The advantages or day-care surgery are many. Some of these are mentioned below:
(i) Prevention of cross infection to the patient from the hospital’s atmosphere and other patients.
(ii) Sparing the much-needed hospital beds for seriously ill patients who require hospitalisation and close monitoring.
(iii) Sparing the doctors and the nurses the burden of monitoring very sick patients.
(iv) Cutting down the expenses. Health-care has become a very costly affair. In the USA an average hospital bed costs $600 per day and in India it may cost Rs 500 to Rs 5000 a day in a good nursing home. Even the PGI charges about Rs 1000 for a bed only. Other charges are inescapable.
(v) Psychologically, the patient and his relations feel happy to go back home and recover in their known environment.
(vi) The inconvenience to the patients and their relations are minimised.
But all said and done, the implementation of any new system requires planning, infrastructure and proper execution; success is achieved only if periodic evaluation is carried out, followed by the required restructuring and modification.
Here are some of the basic requirements for day-care surgery.
(i) The patient should be thoroughly examined in the outpatient department, not only about his present illness but also to evaluate his suitability for undergoing anesthesia and the operation.
(ii) All the relevant investigations must be carried out as outpatient tests.
(iii) Facilities must exist to receive the patient in the operation theatre complex at least three hours before the operation.
(iv) Pre-operative steps liked the change of clothes, the preparation of the part to be operated upon, the administration of premedication, the attestation of the consent form and other formalities have to be gone through before the operation.
(v) Facilities must exist to keep the patient in the post-operative ward till he comes out completely of anaesthesia and is able to travel to his residence.
(vi) The hospital facilities should be available round the clock so that the operated patient can be cared for promptly if he develops any problem.
(vii) Communication facilities are most necessary.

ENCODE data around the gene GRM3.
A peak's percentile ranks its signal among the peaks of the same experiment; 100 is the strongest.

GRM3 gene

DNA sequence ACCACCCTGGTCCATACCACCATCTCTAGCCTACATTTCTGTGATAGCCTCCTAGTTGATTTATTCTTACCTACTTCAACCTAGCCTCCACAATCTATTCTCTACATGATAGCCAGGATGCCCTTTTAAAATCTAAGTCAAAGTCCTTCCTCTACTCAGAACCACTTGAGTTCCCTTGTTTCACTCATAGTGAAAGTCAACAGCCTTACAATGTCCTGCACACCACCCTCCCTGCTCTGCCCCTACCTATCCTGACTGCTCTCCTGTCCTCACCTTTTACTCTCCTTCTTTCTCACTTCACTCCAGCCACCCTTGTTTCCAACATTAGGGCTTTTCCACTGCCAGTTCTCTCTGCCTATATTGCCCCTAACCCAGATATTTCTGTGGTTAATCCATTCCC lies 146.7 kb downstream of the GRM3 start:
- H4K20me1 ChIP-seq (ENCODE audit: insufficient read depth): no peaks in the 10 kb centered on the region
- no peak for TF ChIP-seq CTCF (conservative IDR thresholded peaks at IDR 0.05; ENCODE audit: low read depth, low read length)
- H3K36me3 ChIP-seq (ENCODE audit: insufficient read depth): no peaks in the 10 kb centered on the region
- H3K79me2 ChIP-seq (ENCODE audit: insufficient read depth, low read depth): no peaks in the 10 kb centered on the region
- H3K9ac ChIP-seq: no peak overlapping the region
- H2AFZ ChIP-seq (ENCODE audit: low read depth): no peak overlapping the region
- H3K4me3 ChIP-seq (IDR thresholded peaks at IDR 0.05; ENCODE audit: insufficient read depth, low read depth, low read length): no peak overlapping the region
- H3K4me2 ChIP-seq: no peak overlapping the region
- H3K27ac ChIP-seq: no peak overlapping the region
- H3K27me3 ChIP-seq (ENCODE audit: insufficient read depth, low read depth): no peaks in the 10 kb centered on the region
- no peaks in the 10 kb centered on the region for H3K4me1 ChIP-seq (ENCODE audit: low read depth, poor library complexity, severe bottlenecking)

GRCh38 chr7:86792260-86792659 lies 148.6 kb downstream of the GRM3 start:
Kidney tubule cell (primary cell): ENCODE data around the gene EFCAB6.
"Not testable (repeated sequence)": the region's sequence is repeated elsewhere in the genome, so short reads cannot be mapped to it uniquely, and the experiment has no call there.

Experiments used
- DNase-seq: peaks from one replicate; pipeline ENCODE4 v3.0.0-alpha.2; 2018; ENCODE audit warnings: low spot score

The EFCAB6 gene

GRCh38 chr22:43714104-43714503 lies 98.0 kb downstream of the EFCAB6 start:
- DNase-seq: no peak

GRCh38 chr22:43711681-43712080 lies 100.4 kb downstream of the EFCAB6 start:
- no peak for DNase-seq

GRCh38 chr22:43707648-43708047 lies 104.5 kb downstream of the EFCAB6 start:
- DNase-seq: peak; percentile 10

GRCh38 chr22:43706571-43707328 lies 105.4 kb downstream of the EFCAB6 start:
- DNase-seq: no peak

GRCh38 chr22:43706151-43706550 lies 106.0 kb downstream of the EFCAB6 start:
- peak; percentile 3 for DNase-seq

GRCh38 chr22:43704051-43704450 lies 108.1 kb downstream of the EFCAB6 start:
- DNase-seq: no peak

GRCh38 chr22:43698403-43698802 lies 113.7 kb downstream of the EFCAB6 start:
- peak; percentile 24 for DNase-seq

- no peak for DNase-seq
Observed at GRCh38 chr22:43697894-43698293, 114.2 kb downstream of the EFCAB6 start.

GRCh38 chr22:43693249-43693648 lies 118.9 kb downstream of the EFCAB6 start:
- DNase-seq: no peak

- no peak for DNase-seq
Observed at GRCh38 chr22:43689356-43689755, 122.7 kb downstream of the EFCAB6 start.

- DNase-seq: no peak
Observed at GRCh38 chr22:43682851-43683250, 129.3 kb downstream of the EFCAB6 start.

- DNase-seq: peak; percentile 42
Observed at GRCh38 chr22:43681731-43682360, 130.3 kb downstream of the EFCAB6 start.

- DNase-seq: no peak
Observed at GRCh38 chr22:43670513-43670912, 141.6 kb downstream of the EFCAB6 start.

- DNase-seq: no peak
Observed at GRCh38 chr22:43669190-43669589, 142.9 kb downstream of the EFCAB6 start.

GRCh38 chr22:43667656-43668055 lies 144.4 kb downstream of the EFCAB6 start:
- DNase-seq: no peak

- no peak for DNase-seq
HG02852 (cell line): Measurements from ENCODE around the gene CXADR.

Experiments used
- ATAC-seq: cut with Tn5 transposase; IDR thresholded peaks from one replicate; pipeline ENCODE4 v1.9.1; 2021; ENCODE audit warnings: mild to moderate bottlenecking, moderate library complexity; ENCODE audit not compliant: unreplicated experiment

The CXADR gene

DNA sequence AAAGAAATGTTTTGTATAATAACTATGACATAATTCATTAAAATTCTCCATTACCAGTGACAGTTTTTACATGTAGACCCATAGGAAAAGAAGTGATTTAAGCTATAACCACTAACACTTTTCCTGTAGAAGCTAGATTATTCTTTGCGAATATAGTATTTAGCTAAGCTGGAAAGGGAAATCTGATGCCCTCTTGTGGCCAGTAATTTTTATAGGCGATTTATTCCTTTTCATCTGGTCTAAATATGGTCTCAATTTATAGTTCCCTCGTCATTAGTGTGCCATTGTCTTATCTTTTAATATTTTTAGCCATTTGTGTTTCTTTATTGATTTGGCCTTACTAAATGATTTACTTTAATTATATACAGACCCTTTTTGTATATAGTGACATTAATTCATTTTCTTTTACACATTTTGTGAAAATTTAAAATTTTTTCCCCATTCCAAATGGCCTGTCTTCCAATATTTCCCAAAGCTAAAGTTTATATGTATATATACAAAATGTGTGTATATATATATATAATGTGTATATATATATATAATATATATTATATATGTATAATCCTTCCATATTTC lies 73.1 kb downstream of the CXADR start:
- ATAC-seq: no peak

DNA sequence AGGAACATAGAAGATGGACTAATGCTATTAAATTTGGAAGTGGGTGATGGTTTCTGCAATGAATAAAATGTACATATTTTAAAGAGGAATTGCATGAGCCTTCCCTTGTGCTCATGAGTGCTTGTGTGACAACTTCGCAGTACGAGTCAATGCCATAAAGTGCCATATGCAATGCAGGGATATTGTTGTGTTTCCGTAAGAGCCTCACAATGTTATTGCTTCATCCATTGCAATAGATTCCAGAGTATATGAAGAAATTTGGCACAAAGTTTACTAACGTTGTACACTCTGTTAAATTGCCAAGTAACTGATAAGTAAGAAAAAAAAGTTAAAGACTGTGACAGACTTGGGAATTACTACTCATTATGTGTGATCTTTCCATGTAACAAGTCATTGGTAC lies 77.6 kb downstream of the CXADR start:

(viii) Arrangement should be made for a doctor or a nurse to visit the patient at home at night for evaluation and advice — particularly for pain relief, the administration of antibiotics, etc.
(ix) It is desirable that the patient should stay within a radius of 20 to 25 km from the hospital.
(x) The patient should be given complete instructions at the time of discharge.
I am of the opinion that the most important factor is the establishment of mutual trust between the patient and the operating team.
The PGI has been undertaking day-care surgery in a small way and it is likely to get a big boost with the opening of the new OPD complex where day-care surgery has been planned with six operation theatres and various facilities. But we shall have to move cautiously and progress slowly but steadily to make this a successful venture. A multidisciplinary approach and proper organisation are the key to success in this field.
One out of every 22 women in India is prone to the breast cancer, which has emerged as the second largest type of cancer among the females in the country, next only to the cervical cancer.
The doctors say that the breast cancer, which affects women more in urban and educated sectors has over taken the cervical cancer in the metropolitans.
`India is adding nearly 80,000 new cases of the breast cancer each year. The incidence is higher in the urban and educated women, ” said former head of Department of General Surgery at PGI Prof S.M. Bose, who also gave a lecture at the GCG, Sector 42, to create awareness about the disease on the “Breast Cancer Day” yesterday.
Dr SM Bose, former senior professor and head of surgery, PGI, Chandigarh, organised a breast cancer awareness seminar today at the Bhargava Auditorium of the PGI.
He said: “An estimated 1 lakh new patients were added annually to the existing number of breast cancer patients in our country.”
(From left to right) Prof Rajinder Singh, Prof IC Pathak, former PGI director Prof D Behra and Prof SM Bose, former HoD, Surgery, PGI, at a breast cancer awareness seminar in Chandigarh on Saturday.
Tribune photo: Pradeep Tewari